(trad.)

Oh the candidates a dodger, a well-known dodger
Oh the candidates a dodger, and I'm a dodger too.
He'll meet you and treat you and thank you for your note
But look out, boys, he's a-dodgin' for your vote.
cho: We're all a-dodgin'
Dodgin', dodgin' dodgin'
We're all dodgin' out our way through the world.

Oh the lawyer he's a dodger, a well-known dodger
Yes the lawyer he's a dodger, and I'm a dodger, too.
He'll plead your case and claim you for a friend
But look out, boys, he's easy for to bend.

Oh the doctor, he's a dodger, a well-known dodger
Yes the doctor he's a dodger, and I'm a dodger, too.
He'll treat you and cure you for half you possess
But look out, boys, he's a-dodgin' for the rest.

Oh the preacher he's a dodger, etc.
He'll preach the gospel and tell you of your crimes,
But look out, boys, he's a-dodgin' for your dimes.

Oh the merchant he's a dodger, etc.
He'll sell you goods at double the price,
But when you go to pay him you got to pay him twice.

Oh the farmer he's a dodger etc.
He'll plow his cotton, he'll plow his corn
But he'll never make a living just as sure as you're born.

Oh the lover he's a dodger etc.
He'll hug you and kiss you and call you his bride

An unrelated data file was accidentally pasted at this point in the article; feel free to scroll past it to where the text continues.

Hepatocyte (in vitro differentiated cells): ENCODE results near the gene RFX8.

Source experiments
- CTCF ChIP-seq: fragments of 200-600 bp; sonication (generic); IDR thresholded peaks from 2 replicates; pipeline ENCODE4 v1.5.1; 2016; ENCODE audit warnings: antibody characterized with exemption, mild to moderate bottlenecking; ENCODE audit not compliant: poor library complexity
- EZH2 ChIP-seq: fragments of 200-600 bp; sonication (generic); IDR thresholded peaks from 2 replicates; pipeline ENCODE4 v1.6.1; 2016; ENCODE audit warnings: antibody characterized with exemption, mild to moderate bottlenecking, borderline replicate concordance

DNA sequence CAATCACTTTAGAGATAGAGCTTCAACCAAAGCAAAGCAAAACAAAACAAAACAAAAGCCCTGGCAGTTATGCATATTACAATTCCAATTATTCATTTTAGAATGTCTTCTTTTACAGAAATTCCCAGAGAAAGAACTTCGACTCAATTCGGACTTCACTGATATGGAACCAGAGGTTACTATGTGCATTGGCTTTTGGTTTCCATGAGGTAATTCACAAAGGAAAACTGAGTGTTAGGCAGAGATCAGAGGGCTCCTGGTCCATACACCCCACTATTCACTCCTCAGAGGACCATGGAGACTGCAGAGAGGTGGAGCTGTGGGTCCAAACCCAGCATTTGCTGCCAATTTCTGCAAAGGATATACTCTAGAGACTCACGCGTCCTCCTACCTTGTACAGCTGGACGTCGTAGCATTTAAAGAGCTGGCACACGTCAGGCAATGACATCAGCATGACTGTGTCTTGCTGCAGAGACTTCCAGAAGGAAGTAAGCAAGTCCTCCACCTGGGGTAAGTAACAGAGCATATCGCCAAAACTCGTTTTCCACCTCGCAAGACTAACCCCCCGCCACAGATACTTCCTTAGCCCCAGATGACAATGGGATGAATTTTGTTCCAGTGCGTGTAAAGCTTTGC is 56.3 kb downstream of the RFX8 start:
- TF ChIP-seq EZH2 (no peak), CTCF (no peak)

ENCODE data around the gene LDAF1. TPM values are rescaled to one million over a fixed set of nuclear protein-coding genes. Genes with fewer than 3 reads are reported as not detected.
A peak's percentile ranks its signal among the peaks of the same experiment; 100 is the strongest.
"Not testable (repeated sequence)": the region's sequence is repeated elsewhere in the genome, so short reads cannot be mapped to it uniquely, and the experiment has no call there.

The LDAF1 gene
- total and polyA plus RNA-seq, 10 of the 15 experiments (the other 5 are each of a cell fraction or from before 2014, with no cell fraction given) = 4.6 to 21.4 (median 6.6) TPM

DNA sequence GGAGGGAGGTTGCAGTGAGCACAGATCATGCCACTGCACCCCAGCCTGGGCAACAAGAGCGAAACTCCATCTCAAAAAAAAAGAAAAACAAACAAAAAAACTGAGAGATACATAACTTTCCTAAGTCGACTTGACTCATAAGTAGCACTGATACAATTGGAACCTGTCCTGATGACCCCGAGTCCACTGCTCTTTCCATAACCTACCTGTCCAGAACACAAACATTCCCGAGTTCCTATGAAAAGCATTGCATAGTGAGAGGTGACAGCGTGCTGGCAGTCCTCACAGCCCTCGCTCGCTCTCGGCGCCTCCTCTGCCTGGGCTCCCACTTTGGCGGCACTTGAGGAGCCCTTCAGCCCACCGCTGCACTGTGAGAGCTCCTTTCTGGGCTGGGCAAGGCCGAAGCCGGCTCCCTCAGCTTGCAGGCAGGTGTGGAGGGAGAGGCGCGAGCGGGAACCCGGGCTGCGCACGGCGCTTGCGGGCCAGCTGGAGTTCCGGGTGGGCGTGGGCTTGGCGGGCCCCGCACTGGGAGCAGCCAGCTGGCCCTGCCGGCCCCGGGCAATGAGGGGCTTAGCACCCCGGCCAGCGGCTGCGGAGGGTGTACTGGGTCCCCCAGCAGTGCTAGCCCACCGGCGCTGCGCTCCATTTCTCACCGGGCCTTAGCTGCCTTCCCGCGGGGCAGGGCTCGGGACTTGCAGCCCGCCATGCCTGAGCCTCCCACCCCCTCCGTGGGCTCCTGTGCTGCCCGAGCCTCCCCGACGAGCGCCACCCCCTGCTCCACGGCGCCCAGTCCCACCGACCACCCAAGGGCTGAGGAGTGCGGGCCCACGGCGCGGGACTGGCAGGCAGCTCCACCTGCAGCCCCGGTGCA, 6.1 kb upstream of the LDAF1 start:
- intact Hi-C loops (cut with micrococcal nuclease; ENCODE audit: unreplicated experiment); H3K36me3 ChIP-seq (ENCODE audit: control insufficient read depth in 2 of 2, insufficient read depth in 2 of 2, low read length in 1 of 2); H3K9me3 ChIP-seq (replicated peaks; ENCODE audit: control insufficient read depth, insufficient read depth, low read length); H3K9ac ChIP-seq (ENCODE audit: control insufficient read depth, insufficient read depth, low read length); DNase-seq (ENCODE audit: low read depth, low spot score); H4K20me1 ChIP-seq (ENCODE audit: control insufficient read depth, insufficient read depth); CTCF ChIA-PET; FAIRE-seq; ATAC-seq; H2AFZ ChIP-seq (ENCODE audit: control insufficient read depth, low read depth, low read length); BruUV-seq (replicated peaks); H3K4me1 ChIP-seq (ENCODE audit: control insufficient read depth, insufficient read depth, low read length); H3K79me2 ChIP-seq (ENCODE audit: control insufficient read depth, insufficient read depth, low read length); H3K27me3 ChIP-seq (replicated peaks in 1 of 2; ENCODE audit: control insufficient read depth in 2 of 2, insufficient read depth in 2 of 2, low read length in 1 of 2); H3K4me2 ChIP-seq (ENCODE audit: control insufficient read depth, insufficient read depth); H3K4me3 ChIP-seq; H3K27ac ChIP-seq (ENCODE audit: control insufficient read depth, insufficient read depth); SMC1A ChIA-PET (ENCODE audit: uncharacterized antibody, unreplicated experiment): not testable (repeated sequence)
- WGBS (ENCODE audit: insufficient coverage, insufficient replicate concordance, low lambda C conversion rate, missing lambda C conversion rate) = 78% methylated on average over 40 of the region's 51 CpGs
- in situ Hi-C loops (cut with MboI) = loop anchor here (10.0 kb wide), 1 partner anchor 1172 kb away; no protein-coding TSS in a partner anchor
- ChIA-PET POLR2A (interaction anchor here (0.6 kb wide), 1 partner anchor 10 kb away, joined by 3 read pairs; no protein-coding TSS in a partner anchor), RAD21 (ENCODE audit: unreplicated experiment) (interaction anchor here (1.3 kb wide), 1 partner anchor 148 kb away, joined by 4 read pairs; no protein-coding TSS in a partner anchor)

But look out, girls, he's telling you a lie.


You can see other Thursday Poems and Verses here.

Shame? Who Needs it?

Bald-faced lies and spin that's nearly transparent. If you check the facts that's all that's left of Republican "blame-gaming"....

On the other hand, while we're fact checking, they're sucking up the profits. As Harry Shearer said recently, "Looting? You ain't seen nothin' yet."

I'd like to thank my co-stars....

Orac's edition of the History Carnival includes the exchange between Mr. Jones and myself on historical judgements and comparative ethics. Since he's given it a TV theme, I'm working on my Emmy acceptance speech....

Wednesday, September 14, 2005

They're both right....

Yes, Indians seem to like us better.
81% of Indians vs. 44% of Chinese view Americans as hard working.
58% of Indians vs. 35% of Chinese view Americans as honest.
86% of Indians vs. 70% of Chinese view Americans as inventive.
43% of Indians vs. 57% of Chinese view Americans as greedy.
27% of Indians vs. 44% of Chinese view Americans as rude.
36% of Indians vs. 44% of Chinese view Americans as immoral.
39% of Indians vs. 61% of Chinese view Americans as violent.
Aside from pure marketing and mythology, this is irrelevant. What's important is that we are all of these things, and the ratio is something we need to work on...

"A Lawyer Is Not A Taxi"

As Eric Muller points out, and the NYRB piece noted earlier, Roberts doesn't get a free pass on everything he wrote in the Reagan and Daddy Bush administrations. "I don't recall" seems to be working pretty well for him, though.

Tuesday, September 13, 2005

Shorter Senate Hearings

My initial enthusiasm for So Quoted has been justified: Bill has done 1/10th scale MS Word autosummaries of the opening statements from yesterday, and they provide both a crucial distillation and, of course, unintentional humor.